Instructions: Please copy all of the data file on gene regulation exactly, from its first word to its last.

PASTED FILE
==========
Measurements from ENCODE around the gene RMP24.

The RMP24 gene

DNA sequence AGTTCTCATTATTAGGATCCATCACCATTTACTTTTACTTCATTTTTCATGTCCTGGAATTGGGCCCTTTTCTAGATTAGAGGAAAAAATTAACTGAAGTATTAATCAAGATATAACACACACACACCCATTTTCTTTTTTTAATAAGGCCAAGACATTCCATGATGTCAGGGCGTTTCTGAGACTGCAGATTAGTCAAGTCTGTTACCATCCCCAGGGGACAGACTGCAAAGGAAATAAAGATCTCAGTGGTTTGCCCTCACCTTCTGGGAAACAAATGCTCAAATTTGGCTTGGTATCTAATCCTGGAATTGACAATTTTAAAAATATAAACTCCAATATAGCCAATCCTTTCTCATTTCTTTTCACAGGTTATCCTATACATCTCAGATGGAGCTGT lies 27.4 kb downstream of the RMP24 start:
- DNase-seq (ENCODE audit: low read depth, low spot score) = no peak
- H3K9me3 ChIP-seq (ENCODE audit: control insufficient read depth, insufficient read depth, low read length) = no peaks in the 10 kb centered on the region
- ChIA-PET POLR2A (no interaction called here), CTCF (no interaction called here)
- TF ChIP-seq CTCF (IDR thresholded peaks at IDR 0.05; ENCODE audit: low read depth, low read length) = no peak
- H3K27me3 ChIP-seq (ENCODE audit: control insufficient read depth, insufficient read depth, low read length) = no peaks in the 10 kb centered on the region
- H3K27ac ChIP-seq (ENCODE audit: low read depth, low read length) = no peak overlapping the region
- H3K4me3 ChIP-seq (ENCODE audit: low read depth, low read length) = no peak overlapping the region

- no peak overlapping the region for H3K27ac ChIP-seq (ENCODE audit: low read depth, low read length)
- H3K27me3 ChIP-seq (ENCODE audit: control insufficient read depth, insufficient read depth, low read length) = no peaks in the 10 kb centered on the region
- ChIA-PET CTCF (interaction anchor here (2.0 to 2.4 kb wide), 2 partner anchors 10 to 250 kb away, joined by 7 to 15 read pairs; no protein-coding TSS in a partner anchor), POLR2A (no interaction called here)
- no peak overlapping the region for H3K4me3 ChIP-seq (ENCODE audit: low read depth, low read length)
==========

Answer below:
Measurements from ENCODE around the gene RMP24.

The RMP24 gene

DNA sequence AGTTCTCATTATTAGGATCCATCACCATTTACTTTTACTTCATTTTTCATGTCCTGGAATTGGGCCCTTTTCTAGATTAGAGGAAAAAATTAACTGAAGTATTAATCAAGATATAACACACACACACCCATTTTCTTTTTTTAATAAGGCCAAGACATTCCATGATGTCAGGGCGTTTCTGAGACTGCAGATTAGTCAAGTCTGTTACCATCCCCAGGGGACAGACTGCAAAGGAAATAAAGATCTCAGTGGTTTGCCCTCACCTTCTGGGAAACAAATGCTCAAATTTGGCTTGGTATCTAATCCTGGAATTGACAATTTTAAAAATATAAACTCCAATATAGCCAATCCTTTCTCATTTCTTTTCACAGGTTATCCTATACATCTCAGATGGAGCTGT lies 27.4 kb downstream of the RMP24 start:
- DNase-seq (ENCODE audit: low read depth, low spot score) = no peak
- H3K9me3 ChIP-seq (ENCODE audit: control insufficient read depth, insufficient read depth, low read length) = no peaks in the 10 kb centered on the region
- ChIA-PET POLR2A (no interaction called here), CTCF (no interaction called here)
- TF ChIP-seq CTCF (IDR thresholded peaks at IDR 0.05; ENCODE audit: low read depth, low read length) = no peak
- H3K27me3 ChIP-seq (ENCODE audit: control insufficient read depth, insufficient read depth, low read length) = no peaks in the 10 kb centered on the region
- H3K27ac ChIP-seq (ENCODE audit: low read depth, low read length) = no peak overlapping the region
- H3K4me3 ChIP-seq (ENCODE audit: low read depth, low read length) = no peak overlapping the region

- no peak overlapping the region for H3K27ac ChIP-seq (ENCODE audit: low read depth, low read length)
- H3K27me3 ChIP-seq (ENCODE audit: control insufficient read depth, insufficient read depth, low read length) = no peaks in the 10 kb centered on the region
- ChIA-PET CTCF (interaction anchor here (2.0 to 2.4 kb wide), 2 partner anchors 10 to 250 kb away, joined by 7 to 15 read pairs; no protein-coding TSS in a partner anchor), POLR2A (no interaction called here)
- no peak overlapping the region for H3K4me3 ChIP-seq (ENCODE audit: low read depth, low read length)